Our November talk talk us on a botanical adventure to Italy’s Gargano Peninsula and the Balkans in Bulgaria with Andrew Cleave, an experienced tour leader.
The Gargano Peninsula, located on the Adriatic coast in Southern Italy, is known as the Orchid Capital of Europe and Andrew reports this his groups regularly see over 50 species in a week in this botanically-rich region. Summers are very dry but there is consistent rain in spring, with some further rainfall in autumn and winter. The landscape is largely free draining and grazed including by buffalo, divided by stone walls, but with sparse buildings and few crops. There are many familiar orchid species here, but the isolated nature of the Peninsula means that there are also many endemics found nowhere else in Europe. Orchids Andrew regularly sees include the Gargano form of the early spider orchid, flowering in spring on open sunny hillsides. Bertoloni’s Bee Orchid is notable for its mirror-like lower petal. Rare, even in this orchid-rich area, is the Small-patterned Ophrys, a local form of the late spider orchid, which only grows in 3 locations.
There is also a rich Mediterranean flora and an abundance of birds, butterflies and other wildlife, including the pygmy Cormorant and the Scarce Swallowtail.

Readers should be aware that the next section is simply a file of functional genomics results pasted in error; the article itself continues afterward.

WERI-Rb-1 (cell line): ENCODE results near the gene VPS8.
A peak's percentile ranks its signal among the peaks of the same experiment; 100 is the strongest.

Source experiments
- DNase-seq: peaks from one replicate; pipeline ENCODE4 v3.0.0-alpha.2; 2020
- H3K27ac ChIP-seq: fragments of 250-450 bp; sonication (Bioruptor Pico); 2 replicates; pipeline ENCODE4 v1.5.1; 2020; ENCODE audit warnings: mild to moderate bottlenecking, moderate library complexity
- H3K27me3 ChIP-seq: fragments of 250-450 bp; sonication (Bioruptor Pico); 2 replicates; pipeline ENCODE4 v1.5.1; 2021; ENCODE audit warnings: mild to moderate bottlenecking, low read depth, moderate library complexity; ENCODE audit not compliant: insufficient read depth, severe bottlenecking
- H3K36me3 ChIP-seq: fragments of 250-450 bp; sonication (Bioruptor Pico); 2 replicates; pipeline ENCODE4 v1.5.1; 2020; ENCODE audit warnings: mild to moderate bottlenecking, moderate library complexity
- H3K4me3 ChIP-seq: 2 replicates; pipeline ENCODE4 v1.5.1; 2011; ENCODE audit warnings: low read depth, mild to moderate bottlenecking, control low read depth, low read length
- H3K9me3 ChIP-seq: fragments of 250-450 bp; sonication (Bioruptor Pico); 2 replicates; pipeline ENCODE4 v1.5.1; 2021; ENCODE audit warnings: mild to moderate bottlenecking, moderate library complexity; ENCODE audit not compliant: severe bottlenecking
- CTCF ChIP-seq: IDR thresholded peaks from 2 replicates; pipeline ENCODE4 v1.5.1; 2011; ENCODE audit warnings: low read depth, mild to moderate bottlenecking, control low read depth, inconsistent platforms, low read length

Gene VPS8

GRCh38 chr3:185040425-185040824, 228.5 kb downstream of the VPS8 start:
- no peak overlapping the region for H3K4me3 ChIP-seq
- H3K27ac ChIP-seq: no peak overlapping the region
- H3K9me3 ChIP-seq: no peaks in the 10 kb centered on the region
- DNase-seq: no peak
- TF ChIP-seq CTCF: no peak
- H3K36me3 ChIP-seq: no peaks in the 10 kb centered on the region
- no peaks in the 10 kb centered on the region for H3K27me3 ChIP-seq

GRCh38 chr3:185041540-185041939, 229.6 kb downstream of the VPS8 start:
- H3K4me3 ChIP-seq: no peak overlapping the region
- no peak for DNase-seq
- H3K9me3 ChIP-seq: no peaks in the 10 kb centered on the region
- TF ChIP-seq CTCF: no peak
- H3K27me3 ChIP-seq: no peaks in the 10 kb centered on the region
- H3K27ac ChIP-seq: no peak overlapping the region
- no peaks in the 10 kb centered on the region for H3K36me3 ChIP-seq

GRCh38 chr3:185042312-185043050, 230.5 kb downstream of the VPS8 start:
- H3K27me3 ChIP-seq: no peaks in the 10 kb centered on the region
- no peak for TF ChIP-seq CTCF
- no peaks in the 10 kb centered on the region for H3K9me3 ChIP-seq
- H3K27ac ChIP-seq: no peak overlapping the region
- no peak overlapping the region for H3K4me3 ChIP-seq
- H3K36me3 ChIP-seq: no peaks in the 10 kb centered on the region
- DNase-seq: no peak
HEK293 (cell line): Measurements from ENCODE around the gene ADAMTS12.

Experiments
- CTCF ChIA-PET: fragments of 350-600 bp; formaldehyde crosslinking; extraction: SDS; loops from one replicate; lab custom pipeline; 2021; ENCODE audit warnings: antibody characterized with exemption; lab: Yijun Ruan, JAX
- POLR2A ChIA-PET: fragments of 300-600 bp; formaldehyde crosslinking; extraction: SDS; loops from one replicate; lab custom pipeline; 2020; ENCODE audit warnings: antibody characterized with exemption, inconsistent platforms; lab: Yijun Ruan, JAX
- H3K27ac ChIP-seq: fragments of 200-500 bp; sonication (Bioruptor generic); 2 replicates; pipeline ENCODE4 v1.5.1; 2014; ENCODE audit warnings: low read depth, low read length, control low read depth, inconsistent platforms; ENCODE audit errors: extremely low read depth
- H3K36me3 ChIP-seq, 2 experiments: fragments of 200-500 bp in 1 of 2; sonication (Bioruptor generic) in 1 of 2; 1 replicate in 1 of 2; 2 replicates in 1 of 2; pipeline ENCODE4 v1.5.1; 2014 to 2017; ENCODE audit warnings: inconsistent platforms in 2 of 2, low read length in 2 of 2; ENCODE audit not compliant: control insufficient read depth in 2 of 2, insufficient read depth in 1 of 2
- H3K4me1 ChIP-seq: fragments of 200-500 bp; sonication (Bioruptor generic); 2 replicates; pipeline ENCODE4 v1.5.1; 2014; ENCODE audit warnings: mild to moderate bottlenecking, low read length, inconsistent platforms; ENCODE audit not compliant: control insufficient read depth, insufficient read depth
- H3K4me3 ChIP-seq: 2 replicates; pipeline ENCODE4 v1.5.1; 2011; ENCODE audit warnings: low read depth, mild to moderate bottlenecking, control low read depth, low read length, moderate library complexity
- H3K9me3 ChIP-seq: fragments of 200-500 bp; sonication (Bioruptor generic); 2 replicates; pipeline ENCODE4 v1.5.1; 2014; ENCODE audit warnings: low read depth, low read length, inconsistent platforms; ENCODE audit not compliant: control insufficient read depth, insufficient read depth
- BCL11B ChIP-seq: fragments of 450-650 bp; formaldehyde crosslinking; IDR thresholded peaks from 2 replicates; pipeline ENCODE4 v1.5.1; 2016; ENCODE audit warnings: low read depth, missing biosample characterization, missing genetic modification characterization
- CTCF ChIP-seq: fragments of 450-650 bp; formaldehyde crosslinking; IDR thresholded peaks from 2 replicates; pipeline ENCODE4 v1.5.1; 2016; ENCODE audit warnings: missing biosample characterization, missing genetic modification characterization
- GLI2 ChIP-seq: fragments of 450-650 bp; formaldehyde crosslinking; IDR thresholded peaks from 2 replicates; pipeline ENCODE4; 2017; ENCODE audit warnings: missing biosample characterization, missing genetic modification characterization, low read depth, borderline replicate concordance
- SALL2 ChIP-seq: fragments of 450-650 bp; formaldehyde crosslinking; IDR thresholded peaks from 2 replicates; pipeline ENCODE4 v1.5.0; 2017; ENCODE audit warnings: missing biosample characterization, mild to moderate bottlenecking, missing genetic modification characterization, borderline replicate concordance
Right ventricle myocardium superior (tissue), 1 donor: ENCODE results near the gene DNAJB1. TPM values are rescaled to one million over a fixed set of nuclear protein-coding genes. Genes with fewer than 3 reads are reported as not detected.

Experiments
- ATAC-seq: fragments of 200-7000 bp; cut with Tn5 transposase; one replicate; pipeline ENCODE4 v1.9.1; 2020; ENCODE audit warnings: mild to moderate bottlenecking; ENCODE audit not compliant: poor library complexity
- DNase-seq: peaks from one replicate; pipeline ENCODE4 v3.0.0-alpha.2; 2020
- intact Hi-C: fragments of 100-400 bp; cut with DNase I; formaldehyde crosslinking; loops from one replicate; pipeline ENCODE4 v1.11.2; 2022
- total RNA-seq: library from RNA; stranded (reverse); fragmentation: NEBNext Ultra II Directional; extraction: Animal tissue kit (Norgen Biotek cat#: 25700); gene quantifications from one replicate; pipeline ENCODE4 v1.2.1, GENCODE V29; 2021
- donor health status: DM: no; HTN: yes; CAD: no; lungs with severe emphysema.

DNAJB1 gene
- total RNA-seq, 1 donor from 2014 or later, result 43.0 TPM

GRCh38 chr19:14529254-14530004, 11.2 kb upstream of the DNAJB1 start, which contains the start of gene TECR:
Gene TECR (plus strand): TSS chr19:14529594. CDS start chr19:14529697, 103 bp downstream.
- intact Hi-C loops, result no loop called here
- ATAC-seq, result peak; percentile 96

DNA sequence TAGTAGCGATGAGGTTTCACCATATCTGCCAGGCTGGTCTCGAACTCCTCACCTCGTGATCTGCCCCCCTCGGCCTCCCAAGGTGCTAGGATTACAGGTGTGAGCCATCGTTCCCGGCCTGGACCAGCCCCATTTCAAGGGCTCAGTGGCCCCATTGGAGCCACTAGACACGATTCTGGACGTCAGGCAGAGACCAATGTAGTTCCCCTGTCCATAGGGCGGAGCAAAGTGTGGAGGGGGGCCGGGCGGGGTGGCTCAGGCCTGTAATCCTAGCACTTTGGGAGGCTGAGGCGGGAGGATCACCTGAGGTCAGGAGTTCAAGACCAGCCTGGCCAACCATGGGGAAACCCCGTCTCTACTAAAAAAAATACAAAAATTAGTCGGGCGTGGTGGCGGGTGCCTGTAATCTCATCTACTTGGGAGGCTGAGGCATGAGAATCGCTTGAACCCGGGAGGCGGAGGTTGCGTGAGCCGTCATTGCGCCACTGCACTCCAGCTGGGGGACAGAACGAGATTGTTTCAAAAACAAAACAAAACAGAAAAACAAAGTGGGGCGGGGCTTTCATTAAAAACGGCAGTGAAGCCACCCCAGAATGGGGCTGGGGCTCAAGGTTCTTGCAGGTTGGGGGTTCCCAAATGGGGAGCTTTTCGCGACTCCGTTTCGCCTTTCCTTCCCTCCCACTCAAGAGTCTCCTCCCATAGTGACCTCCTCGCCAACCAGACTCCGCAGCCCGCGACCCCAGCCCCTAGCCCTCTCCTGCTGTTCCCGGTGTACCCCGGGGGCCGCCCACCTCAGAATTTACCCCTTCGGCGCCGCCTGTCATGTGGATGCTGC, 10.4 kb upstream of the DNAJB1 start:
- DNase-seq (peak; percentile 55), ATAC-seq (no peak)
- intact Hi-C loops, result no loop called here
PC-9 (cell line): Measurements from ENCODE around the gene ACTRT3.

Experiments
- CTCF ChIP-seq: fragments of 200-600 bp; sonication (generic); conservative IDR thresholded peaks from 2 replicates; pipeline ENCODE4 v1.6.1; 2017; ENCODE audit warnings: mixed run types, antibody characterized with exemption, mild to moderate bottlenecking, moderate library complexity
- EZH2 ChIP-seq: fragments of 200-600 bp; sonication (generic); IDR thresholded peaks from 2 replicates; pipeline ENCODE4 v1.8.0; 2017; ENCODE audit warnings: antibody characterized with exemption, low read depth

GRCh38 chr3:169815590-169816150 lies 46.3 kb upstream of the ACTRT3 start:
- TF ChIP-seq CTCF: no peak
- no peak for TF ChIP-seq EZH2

The second part of Andrew’s talk took us the explore the flora and fauna of Bulgaria, an exceptionally beautiful country of pine-clad mountains, rocky gorges and wooded valleys, yet it remains one of the least visited corners of Europe. Andrew’s talk covered some of Bulgaria’s most botanically rich upland regions, beginning close to Sofia, where he takes groups botanising on Vitosha Mountain. Andrew then shared with us his visits around Bansko, the gateway to the Pirin Mountains National Park. Finally Andrew’s presentation covered the meadows and forests of the Rhodope Mountains where the limestone gorges that typify this area, including the Trigrad Gorge, are home to the beautiful Wallcreeper as well as a wealth of flowers.
Andrew’s beautiful photographs introduced us to butterflies include the Black-veined white, once a UK resident but now extinct, but prolific in Bulgaria. Storks are commonly seen on rooftops in huge, towering nests, with sparrows nesting in the lower parts (a habitat used before people made buildings). Digitalis forms are plentiful, including ambigua and lanata, growing in hedgerows. Balkan endemic plants include The Golden Kidney Vetch. In Pirin National Park grows Geum coccineum, which likes wet locations, and Pinus mugo, (dwarf mountain pine), Moonwort, alpine Woodsias (ferns) and the Bosnian Pine.
Clutching our glossy Naturetrek holiday brochures (with whom Andrew regularly leads tours), we headed home entranced by these beautiful regions and stunning landscapes.